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FARE-well Taxi driver who double-charged passenger has lost job due to heroin addiction

Hennessy, the court heard, had two prior convictions for taxi regulation offences for operating a meter without moving and failing to link his details to a vehicle.

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Lee Hennessy had built up debts due to his drug use.

Lee Hennessy had built up debts due to his drug use.

Lee Hennessy had built up debts due to his drug use.

THE ROGUE taxi-driver who double-charged a passenger travelling from the airport is no longer in the trade after losing his livelihood because of an addiction to heroin.

Father-of-four Lee Hennessy (47) was this week fined €300 and hit with €350 in costs and witness expenses for charging a passenger more than double the standard fare after collecting her from Dublin Airport.

Hennessy, the court heard, had two prior convictions for taxi regulation offences for operating a meter without moving and failing to link his details to a vehicle.

At the sitting, Hennessy's address was given as Barnewall Avenue in Dublin but when the Sunday World called to the address this week, the occupant said she wished to have it made public that Hennessy hasn't lived at the address for more than four years.

In May of this year, the disintegration of Hennessy's life as a result of heroin addiction was detailed before Dublin District Court.

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Heroin stock photo

Heroin stock photo

Heroin stock photo

Hennessy, who was brought before the court on that occasion on a charge of shoplifting, had been caught using an empty cornflakes box lined with tin foil to try to beat store security sensors at Dunnes Stores in the Ilac Centre on January 30 this year.

The court heard he lost his job and home and become a heroin addict in the space of two years.

Judge Bryan Smyth was told Hennessy ran from gardaí when approached and was found with stolen goods in the modified cereal box.

Hennessy who, at that sitting, provided an address at Leinster Street, in Dublin 7, pleaded guilty to stealing and possession of a tin-foil-lined cornflakes box for use in the course of a theft.

Outlining her client's circumstances, solicitor Yvonne Bambury said heroin addict Hennessy had ended up living in his car after leaving the family home.

He built up debts as a result of his heroin use and "this (the shoplifting) was suggested to him" as a way of paying, Ms Bambury told the court.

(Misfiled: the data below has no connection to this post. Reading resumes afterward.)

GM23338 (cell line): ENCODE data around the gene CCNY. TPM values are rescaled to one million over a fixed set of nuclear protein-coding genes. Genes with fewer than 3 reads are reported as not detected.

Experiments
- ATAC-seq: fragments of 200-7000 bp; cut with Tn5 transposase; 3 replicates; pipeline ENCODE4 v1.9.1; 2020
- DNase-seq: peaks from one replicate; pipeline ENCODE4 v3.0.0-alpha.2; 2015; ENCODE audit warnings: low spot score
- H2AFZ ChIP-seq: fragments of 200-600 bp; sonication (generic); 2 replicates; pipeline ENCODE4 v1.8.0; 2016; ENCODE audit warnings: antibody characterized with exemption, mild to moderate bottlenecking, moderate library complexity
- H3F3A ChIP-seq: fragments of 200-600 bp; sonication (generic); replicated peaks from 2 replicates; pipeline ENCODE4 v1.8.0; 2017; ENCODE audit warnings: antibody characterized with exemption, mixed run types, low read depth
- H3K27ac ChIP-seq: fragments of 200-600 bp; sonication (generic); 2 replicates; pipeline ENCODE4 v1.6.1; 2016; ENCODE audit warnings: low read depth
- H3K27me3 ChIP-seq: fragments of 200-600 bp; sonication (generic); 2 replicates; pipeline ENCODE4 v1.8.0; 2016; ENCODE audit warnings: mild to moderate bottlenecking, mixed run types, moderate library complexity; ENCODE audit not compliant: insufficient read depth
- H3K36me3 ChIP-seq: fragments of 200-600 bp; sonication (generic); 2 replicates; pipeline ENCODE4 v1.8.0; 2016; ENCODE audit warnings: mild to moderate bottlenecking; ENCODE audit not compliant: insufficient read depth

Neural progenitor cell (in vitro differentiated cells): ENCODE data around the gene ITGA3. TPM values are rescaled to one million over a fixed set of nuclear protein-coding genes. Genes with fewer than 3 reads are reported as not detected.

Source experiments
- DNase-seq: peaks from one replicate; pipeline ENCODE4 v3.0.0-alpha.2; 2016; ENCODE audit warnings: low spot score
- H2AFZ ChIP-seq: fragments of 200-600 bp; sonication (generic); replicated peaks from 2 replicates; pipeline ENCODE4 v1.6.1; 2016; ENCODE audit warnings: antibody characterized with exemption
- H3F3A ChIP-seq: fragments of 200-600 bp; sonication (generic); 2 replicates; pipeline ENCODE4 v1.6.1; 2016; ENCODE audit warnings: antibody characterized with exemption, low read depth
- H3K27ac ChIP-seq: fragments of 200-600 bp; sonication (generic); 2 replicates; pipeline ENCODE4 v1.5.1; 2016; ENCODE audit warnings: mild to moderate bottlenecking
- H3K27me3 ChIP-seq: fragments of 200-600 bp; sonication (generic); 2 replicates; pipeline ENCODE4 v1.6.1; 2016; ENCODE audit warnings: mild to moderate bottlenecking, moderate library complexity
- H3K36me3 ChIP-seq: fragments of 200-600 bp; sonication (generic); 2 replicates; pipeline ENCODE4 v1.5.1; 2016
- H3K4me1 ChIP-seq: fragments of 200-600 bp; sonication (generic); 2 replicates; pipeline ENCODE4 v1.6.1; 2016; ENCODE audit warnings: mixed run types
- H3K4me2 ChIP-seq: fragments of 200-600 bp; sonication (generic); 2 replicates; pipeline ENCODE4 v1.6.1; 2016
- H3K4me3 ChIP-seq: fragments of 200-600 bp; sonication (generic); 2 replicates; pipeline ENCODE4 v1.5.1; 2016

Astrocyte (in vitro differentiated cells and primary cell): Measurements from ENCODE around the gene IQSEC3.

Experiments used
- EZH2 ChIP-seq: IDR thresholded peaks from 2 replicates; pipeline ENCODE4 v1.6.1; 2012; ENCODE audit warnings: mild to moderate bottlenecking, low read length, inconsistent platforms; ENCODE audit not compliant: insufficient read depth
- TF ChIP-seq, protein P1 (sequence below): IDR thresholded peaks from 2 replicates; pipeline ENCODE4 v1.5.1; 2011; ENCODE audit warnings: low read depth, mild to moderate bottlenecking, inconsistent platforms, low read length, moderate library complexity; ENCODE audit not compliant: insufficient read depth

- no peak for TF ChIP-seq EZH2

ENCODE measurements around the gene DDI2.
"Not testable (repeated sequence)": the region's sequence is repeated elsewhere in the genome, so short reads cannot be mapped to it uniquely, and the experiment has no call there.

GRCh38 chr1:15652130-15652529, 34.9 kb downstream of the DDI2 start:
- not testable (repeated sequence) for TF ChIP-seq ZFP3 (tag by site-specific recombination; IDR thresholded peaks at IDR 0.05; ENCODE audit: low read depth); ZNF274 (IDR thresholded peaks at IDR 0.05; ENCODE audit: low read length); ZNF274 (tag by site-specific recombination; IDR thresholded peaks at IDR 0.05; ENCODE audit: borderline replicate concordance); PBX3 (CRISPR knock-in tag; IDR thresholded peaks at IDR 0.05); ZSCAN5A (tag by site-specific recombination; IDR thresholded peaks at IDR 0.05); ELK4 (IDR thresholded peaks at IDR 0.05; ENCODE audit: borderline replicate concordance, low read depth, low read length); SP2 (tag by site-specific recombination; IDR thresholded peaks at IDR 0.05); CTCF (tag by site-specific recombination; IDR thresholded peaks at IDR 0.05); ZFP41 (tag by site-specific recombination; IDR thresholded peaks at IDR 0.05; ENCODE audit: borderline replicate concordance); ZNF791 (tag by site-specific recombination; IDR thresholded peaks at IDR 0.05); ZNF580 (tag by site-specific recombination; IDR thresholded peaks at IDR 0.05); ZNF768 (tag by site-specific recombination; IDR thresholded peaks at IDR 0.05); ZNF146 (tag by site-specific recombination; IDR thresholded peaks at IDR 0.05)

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The accused had worked all his life as a taxi driver but was not able to pay the cost of his licence and lost his right to work, the court heard.

Hennessy's double charging of a passenger at Dublin airport pre-dated May's court appearance.

On Monday, HSE worker Donna Murphy told Judge Anthony Halpin in the District Court that she had been collected by a taxi outside Terminal 1 and she had asked to be brought to Ashtown in Dublin 15.

She said she noticed €27.40 on the meter when she was just under 500 yards from home.

Hennessy then switched it off without explanation and told her the fare was €44 when he reached her building less than a minute later, she told the court.

The witness said she thought he told her €24, but "he said no, €44, four-four, I didn't argue."

She claimed the driver gave her three blank receipts and told her "to fill in whatever I wanted to". The meter was still blank, she alleged. She went into her home and made a complaint.

NTA compliance officer Martin Bates told the court he ran a test journey along the same route; the maximum fare should have been €20.80.

Judge Halpin convicted Hennessy and fined him €300. The judge also ordered him to pay the same amount toward prosecution costs and €50 to the complainant.

On Tuesday, the National Transport Authority which as the taxi regulator took the case against Hennessy, said it was passing a file to the Garda, which is the authority that revokes drivers' licences.

In a statement, the NTA said while it had taken the decision to prosecute in the taken to prosecute, and the prosecution had resulted in a conviction: "Under the Taxi Regulation Acts 2013 and 2016, the licensing authority for SPSV drivers is An Garda Síochána and the power to revoke or suspend taxi driver licences rests with them".

The NTA said Gardaí " are aware of this conviction and a formal report will be submitted to them in the coming days so that a decision can be made with regard to the SPSV Driver Licence."

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